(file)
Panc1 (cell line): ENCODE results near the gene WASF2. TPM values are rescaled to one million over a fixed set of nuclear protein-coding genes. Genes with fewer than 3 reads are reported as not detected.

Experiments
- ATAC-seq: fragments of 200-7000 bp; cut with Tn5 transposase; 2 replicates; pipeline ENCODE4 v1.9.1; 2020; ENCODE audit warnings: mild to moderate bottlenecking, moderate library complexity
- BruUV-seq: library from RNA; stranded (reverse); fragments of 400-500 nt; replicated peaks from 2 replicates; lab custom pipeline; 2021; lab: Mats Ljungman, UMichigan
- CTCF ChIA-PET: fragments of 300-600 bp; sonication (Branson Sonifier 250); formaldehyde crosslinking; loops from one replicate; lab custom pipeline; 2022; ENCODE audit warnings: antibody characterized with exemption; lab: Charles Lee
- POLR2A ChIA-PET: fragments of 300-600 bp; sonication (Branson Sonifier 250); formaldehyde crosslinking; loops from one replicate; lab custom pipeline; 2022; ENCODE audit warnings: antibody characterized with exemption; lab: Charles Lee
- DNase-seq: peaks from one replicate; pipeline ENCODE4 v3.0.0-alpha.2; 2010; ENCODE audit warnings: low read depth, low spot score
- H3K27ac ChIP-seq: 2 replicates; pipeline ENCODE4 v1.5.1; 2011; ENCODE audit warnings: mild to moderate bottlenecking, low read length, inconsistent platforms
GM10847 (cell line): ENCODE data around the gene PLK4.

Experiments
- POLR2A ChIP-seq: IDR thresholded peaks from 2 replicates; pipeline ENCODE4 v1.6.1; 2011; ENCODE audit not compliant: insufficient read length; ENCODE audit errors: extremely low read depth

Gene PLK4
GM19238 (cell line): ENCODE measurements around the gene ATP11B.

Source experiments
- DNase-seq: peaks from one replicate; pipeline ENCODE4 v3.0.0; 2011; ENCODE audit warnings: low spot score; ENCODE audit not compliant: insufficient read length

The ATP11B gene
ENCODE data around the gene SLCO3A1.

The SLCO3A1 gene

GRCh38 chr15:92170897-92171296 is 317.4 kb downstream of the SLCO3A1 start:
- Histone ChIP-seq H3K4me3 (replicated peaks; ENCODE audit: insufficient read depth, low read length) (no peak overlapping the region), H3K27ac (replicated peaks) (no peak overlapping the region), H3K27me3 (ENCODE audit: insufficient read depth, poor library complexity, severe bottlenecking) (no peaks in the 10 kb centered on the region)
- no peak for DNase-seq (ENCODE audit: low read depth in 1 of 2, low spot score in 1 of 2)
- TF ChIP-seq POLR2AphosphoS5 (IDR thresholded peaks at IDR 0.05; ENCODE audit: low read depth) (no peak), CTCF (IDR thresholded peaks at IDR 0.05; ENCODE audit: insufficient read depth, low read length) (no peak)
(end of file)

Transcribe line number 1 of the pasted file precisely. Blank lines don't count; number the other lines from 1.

Panc1 (cell line): ENCODE results near the gene WASF2. TPM values are rescaled to one million over a fixed set of nuclear protein-coding genes. Genes with fewer than 3 reads are reported as not detected.